Monday 20 April 2020
Build more accurate forecasts with new capabilities in automated machine learning
Nilesh Acharya Senior Program Manager, Azure Machine Learning
We are excited to announce new capabilities which are apart of time-series forecasting in Azure Machine Learning service. We launched preview of forecasting in December 2018, and we have been excited with the strong customer interest. We listened to our customers and appreciate all the feedback. Your responses helped us reach this milestone. Thank you.
Building forecasts is an integral part of any business, whether it’s revenue, inventory, sales, or customer demand. Building machine learning models is time-consuming and complex with many factors to consider, such as iterating through algorithms, tuning your hyperparameters and feature engineering. These choices multiply with time series data, with additional considerations of trends, seasonality, holidays and effectively splitting training data.
Forecasting within automated machine learning (ML) now includes new capabilities that improve the accuracy and performance of our recommended models:
- New forecast function
- Rolling-origin cross validation
- Configurable Lags
- Rolling window aggregate features
- Holiday detection and featurization
Expanded forecast function
We are introducing a new way to retrieve prediction values for the forecast task type. When dealing with time series data, several distinct scenarios arise at prediction time that require more careful consideration. For example, are you able to re-train the model for each forecast? Do you have the forecast drivers for the future? How can you forecast when you have a gap in historical data? The new forecast function can handle all these scenarios.
Let’s take a closer look at common configurations of train and prediction data scenarios, when using the new forecasting function. For automated ML the forecast origin is defined as the point when the prediction of forecast values should begin. The forecast horizon is how far out the prediction should go into the future.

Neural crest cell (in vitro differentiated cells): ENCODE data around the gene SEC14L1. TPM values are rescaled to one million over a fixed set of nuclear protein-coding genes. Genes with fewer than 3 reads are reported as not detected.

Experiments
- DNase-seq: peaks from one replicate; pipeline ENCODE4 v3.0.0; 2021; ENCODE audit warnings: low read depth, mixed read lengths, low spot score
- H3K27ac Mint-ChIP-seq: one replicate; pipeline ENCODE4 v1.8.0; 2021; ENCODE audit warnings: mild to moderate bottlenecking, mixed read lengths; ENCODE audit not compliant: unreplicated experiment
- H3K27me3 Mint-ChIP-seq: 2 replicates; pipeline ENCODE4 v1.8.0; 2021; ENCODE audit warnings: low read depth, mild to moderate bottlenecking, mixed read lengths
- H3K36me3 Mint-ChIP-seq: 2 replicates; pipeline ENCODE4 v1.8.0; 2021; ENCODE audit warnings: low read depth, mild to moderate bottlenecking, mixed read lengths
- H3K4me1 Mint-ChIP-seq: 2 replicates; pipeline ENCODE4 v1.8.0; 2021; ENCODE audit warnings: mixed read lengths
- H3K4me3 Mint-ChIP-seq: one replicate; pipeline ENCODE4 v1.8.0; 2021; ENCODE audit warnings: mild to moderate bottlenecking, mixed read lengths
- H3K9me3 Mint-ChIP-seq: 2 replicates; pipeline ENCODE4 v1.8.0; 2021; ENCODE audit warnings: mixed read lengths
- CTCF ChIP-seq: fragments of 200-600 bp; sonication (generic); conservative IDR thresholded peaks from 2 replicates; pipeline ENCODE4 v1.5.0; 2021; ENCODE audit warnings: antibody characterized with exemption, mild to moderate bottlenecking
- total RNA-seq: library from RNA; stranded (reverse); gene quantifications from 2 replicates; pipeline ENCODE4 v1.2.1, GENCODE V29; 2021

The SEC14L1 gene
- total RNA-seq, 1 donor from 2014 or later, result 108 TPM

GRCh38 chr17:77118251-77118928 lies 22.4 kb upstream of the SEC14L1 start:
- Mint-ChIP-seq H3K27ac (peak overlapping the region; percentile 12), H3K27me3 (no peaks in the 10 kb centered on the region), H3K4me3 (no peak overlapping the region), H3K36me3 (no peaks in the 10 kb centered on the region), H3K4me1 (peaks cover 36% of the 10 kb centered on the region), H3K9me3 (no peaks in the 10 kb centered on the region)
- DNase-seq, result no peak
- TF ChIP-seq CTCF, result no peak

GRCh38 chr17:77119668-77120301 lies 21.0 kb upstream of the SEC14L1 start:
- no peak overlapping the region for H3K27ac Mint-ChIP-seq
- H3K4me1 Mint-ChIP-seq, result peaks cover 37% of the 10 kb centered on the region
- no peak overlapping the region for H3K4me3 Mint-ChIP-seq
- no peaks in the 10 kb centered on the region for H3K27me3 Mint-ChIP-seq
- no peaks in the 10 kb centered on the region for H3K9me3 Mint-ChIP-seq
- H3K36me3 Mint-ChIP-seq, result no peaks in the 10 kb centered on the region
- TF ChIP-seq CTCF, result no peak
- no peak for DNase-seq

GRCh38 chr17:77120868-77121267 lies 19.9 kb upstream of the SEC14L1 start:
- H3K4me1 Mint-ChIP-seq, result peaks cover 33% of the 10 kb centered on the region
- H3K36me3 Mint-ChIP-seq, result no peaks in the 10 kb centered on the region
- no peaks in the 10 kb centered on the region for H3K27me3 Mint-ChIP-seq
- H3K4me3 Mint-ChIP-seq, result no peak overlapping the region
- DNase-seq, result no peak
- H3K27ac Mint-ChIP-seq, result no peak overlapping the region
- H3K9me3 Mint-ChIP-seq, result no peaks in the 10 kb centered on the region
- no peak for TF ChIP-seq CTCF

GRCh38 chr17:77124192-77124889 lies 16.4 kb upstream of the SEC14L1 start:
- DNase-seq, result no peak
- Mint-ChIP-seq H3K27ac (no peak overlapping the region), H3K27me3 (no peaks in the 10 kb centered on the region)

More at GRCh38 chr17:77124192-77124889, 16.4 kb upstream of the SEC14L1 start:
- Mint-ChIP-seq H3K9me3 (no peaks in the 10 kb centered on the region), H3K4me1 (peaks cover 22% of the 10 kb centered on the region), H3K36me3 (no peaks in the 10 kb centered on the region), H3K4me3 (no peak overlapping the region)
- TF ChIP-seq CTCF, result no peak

In many cases training and prediction do not have any gaps in time. This is the ideal because the model is trained on the freshest available data. We recommend you set your forecast this way if your prediction interval allows time to retrain, for example in more fixed data situations such as financial forecasts rate or supply chain applications using historical revenue or known order volumes.
When forecasting you may know future values ahead of time. These values act as contextual information that can greatly improve the accuracy of the forecast. For example, the price of a grocery item is known weeks in advance, which strongly influences the “sales” target variable. Another example is when you are running what-if analyses, experimenting with future values of drivers like foreign exchange rates. In these scenarios the forecast interface lets you specify forecast drivers describing time periods for which you want the forecasts (Xfuture).
If train and prediction data have a gap in time, the trained model becomes stale. For example, in high-frequency applications like IoT it is impractical to retrain the model constantly, due to high velocity of change from sensors with dependencies on other devices or external factors e.g. weather. You can provide prediction context with recent values of the target (ypast) and the drivers (Xpast) to improve the forecast. The forecast function will gracefully handle the gap, imputing values from training and prediction context where necessary.
In other scenarios, such as sales, revenue, or customer retention, you may not have contextual information available for future time periods. In these cases, the forecast function supports making zero-assumption forecasts out to a “destination” time. The forecast destination is the end point of the forecast horizon. The model maximum horizon is the number of periods the model was trained to forecast and may limit the forecast horizon length.
The forecast model enriches the input data (e.g. adds holiday features) and imputes missing values. The enriched and imputed data are returned with the forecast.
Rolling-origin cross validation
Cross-validation (CV) is a vital procedure for estimating and reducing out-of-sample error for a model. For time series data we need to ensure training only occurs using values to the past of the test data. Partitioning the data without regard to time does not match how data becomes available in production, and can lead to incorrect estimates of the forecaster’s generalization error.
To ensure correct evaluation, we added rolling-origin cross validation (ROCV) as the standard method to evaluate machine learning models on time series data. It divides the series into training and validation data using an origin time point. Sliding the origin in time generates the cross-validation folds.
As an example, when we do not use ROCV, consider a hypothetical time-series containing 40 observations. Suppose the task is to train a model that forecasts the series up-to four time-points into the future. A standard 10-fold cross validation (CV) strategy is shown in the image below. The y-axis in the image delineates the CV folds that will be made while the colors distinguish training points (blue) from validation points (orange). In the 10-fold example below, notice how folds one through nine result in model training on dates future to be included the validation set resulting inaccurate training and validation results.